Political Issues, Pundits, and Policies Point to Needed Change

The hit parade of issues facing Americans and politicians in the upcoming November election is more or less a repeat of last year’s issues. The need for change only serves to intensity the mix of problems as Boston Medical Center Pediatrics they influence the lives of millions of Americans. Americans are growing anxious to get the some of the problems fixed, and keeping a wary eye on those that can affect their lives in the immediate future.
Financial issues are at or near the top of the hit parade. Financial issues include unemployment, the housing crisis, the cost of health care, our growing national debt, and, yes, corporate greed. The package of financial issues we face becomes a batch of complex singularities when unbundled.
Unemployment hovered around 9.6 percent in August, 2010, though some areas of the country are still experiencing unemployment rates of 12 percent and higher. It appears as though unemployment and corporate greed have taken a walk in the park together. The exodus of manufacturing to Taiwan, Southeast Asia, China, Mexico, and other low wage countries, all offering dirt cheap labor started years ago and the impact is still felt today. However, some corporations turn their heads to allegations of child abuse, sweatshops, and slave labor in these countries because they are savings millions of dollars by using cheap foreign labor.
A number of financial issues are the result of corporate greed. The health care issues certainly meet the criteria, as ties to corporate voracity are clear. Insurance companies, pharmaceutical Clinical Pharmacy Careers companies, and health care providers alike spent millions of dollars lobbying members of Congress in an effort to keep their revenue stream fat and healthy – their first priority.
Our growing national debt, too, is tied to corporations. The bailouts of 2009 instituted by the Obama administration were tantamount to pouring gasoline on a raging fire. Those corporations receiving the boost only made them less efficient in reality. Instead of bailing out these cash hungry, inefficient organizations the American economy should have decided which survived and which failed as dictated by the dynamics of capitalism. The weak would have perished, yes. But strong corporations with sound fiscal policies would have survived – then again, they wouldn’t have found themselves in financial distress in the first place.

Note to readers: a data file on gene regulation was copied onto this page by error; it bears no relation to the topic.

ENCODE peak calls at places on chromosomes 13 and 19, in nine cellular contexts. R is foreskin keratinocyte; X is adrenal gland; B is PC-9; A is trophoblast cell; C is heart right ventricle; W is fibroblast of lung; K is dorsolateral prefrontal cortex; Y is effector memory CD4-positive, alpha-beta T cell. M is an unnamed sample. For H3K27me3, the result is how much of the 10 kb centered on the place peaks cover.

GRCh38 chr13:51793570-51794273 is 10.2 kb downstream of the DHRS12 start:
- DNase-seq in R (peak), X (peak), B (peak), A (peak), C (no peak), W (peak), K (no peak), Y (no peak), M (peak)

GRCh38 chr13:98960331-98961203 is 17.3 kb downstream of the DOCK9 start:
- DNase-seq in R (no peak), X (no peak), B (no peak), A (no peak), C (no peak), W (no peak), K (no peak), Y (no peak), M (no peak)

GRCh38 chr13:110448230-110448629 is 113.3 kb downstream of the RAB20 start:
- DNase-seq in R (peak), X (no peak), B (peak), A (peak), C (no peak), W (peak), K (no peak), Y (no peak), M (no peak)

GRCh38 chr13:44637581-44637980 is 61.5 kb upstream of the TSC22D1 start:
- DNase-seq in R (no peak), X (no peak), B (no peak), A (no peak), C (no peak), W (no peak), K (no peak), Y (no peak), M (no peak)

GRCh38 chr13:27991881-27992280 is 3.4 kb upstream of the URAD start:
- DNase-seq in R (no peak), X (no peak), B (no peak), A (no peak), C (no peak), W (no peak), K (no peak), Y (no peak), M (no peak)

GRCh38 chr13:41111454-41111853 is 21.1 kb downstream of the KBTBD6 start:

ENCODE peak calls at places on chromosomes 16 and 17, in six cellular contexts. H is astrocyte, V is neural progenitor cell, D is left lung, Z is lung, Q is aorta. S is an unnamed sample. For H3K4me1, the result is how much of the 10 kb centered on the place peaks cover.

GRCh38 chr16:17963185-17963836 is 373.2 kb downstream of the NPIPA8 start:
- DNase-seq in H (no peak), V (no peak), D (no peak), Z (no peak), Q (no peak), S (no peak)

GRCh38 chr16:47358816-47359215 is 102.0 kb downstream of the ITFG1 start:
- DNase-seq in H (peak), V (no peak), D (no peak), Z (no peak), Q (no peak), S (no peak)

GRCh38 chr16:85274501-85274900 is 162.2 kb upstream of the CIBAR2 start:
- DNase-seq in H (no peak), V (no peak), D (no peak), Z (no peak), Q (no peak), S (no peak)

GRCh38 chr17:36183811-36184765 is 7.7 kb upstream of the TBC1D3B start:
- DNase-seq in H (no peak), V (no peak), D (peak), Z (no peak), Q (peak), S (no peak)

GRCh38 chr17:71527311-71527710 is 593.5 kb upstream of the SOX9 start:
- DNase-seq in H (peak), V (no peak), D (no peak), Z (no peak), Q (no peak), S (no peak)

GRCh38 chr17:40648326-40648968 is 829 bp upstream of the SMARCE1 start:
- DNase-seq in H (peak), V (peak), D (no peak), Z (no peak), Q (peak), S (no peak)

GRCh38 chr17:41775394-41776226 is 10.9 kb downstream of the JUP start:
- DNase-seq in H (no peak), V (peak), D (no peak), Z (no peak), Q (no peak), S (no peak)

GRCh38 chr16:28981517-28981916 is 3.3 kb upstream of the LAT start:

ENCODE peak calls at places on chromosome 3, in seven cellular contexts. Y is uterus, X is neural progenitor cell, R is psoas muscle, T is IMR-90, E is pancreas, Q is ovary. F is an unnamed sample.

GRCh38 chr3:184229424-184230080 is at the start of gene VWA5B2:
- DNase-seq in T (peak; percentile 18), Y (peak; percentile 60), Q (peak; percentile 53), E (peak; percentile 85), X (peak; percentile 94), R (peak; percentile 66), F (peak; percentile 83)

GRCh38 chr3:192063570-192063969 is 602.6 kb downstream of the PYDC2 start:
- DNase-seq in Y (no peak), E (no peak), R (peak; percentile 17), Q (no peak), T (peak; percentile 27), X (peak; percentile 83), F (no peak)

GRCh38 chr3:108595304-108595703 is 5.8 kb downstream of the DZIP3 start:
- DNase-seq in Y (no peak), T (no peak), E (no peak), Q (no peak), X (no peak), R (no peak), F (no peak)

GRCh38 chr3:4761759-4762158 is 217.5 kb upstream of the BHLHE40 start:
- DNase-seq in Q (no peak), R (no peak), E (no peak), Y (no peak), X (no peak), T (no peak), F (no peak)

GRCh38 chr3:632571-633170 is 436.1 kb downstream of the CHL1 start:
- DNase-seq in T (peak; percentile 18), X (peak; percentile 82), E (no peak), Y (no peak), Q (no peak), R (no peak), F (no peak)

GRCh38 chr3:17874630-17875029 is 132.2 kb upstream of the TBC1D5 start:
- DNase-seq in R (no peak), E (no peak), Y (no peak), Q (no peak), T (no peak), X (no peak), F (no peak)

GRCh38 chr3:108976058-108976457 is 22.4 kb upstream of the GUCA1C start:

Fuel prices, too, are tied to insatiable corporate greed. The oil companies – BP, Chevron, ConocoPhillips, ExxonMobil, and Shell – announced profits in the first quarter of 2010, profits that far exceeded Wall Street projections. The decision to spend some $154 million lobbying Congress in 2009 proved to be a wise choice for them, but bad for those who have to pony-up and pay for the frequent fuel increases just to keep the avaricious corporate giants fed.
The money spent on bailouts would have better served the American public by investing in youth programs. Instead, youths are, all too often, left to defend for themselves in an American society where casual drug use is spiraling. Drugs are a curse of society and some 21.8 million Americans, or 8.7 percent of the population reported using illegal drugs in 2009, of which 12% are age 12 and older. In particular, substance use and abuse are increasing among women of all backgrounds, regardless of age, socioeconomic status or race.
Drugs have direct ties to underground corporations. They are run like any other business, with the focus on making money. This social disease erodes moral responsibility and threatens every American. The casual stance and insistence on legalizing drug use only serves to invite those with low moral turpitude to experiment with drugs. Once hooked they become more than casual users, they become dependent users willing to do anything to satisfy their habits.
The pundits who critique our society, our world and its politics, the likes of which include, but are certainly not limited to: Lou Dobbs, Wolf Blitzer, Bill O’Reilly, Maureen Dowd, Dr. Phil, Michael Barone, Geraldo Rivera, Eleanor Clift, Fred Barnes, et al, are tied to corporations. Their comments are entwined with diversity, but tuned to the paychecks they receive. They interview super stars, politicians, athletes, financial moguls of Wall Street, and others, yet the fundamental messages of their collective point of view is twisted and misconceived by most Americans.
The headlines include stories on policies, politicians, financial markets, Congress, oil corporations, government, laws, wars, drug usage, mental stability, and a myriad of other problems that are assaulting the moral fiber of our country. But Americans, it seems, have grown complacent. We are tuned into the problems facing our society, but causally ignore them. We listen; but neither hear, nor heed the messages. It’s time for change.
Copyright 2010 Richard Albright LLC

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